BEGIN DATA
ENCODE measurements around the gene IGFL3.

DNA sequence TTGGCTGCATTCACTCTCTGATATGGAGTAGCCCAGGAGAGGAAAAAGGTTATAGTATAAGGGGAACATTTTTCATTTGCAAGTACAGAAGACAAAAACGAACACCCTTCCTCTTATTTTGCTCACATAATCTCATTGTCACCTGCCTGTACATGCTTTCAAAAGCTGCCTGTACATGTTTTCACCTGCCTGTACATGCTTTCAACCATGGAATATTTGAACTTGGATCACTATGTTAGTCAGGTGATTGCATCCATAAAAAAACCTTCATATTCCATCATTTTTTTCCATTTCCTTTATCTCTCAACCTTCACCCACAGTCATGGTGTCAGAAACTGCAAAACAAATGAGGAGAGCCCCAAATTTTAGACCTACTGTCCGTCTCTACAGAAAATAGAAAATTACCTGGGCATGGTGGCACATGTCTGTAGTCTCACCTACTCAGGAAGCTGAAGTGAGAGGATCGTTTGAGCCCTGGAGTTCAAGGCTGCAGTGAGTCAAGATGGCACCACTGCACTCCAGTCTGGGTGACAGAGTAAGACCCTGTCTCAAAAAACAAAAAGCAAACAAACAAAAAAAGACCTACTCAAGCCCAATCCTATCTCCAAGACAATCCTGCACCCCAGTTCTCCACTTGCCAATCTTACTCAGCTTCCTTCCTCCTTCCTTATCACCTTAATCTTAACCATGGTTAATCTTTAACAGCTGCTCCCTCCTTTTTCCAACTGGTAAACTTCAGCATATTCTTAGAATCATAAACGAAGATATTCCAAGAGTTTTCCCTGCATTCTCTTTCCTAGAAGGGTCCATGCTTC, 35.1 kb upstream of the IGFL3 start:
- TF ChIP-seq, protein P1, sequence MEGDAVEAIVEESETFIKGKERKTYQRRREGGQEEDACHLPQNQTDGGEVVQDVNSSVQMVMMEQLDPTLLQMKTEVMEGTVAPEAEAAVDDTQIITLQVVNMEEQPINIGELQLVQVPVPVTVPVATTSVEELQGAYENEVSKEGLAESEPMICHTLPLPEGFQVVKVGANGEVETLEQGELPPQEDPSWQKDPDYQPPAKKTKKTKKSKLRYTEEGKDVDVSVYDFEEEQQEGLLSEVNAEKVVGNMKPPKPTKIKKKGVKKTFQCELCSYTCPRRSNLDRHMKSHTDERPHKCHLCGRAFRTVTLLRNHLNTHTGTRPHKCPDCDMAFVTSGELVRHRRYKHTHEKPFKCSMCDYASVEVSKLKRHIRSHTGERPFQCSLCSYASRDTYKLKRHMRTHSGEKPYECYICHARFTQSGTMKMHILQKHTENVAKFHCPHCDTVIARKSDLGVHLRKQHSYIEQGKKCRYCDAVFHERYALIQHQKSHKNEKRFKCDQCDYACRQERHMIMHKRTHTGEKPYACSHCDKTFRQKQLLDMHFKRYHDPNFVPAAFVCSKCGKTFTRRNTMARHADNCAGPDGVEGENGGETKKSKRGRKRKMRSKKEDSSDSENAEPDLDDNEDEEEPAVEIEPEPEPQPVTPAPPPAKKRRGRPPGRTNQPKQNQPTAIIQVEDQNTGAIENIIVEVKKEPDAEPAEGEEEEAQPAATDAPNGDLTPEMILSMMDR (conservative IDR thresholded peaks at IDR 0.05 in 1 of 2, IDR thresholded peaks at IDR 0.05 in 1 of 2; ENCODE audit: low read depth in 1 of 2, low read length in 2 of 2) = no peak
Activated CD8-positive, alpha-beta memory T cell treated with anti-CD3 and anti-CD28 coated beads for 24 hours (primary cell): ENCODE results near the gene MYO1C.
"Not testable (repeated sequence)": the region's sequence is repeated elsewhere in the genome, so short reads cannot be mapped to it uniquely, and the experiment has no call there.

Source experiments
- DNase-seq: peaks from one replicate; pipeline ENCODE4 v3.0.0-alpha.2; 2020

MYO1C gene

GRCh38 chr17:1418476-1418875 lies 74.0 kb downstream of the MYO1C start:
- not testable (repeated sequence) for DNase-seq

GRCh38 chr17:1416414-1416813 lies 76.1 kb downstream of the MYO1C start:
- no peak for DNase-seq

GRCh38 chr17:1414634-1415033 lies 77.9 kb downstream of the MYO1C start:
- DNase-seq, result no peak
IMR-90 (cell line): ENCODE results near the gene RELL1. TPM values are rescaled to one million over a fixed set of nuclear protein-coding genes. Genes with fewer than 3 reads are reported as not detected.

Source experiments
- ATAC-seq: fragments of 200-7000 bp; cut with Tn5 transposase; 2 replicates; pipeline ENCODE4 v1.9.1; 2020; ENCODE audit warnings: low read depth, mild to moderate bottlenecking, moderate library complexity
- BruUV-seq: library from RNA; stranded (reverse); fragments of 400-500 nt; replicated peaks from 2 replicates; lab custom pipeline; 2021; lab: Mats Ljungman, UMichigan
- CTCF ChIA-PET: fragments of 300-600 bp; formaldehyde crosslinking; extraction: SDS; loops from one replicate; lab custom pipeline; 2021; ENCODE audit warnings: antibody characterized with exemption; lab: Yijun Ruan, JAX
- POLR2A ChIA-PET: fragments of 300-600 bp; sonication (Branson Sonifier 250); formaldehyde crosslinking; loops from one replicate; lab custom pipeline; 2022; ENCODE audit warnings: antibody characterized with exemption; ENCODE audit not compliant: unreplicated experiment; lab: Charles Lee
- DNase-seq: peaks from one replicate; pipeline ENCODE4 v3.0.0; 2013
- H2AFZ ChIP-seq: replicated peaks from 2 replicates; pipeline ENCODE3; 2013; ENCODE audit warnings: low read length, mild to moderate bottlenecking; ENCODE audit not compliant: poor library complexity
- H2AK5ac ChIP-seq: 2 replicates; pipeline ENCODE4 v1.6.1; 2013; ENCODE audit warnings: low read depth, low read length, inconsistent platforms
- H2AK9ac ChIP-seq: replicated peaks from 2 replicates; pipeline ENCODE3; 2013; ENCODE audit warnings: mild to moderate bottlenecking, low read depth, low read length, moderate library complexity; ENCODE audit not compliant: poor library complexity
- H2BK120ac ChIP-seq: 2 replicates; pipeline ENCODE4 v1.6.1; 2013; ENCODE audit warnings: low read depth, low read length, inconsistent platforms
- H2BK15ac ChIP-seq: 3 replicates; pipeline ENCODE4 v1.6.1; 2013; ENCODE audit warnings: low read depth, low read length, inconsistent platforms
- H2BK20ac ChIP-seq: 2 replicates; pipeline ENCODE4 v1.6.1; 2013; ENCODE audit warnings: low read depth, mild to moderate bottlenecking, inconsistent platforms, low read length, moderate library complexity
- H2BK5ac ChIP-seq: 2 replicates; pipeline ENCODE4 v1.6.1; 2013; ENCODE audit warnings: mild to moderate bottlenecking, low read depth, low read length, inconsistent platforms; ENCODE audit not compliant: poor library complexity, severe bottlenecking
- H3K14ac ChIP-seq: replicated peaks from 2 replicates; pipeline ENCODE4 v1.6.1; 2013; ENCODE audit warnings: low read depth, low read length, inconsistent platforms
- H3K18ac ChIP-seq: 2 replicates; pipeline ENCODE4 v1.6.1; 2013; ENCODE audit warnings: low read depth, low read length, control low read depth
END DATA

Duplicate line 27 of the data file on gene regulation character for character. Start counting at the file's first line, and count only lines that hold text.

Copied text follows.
- H2BK20ac ChIP-seq: 2 replicates; pipeline ENCODE4 v1.6.1; 2013; ENCODE audit warnings: low read depth, mild to moderate bottlenecking, inconsistent platforms, low read length, moderate library complexity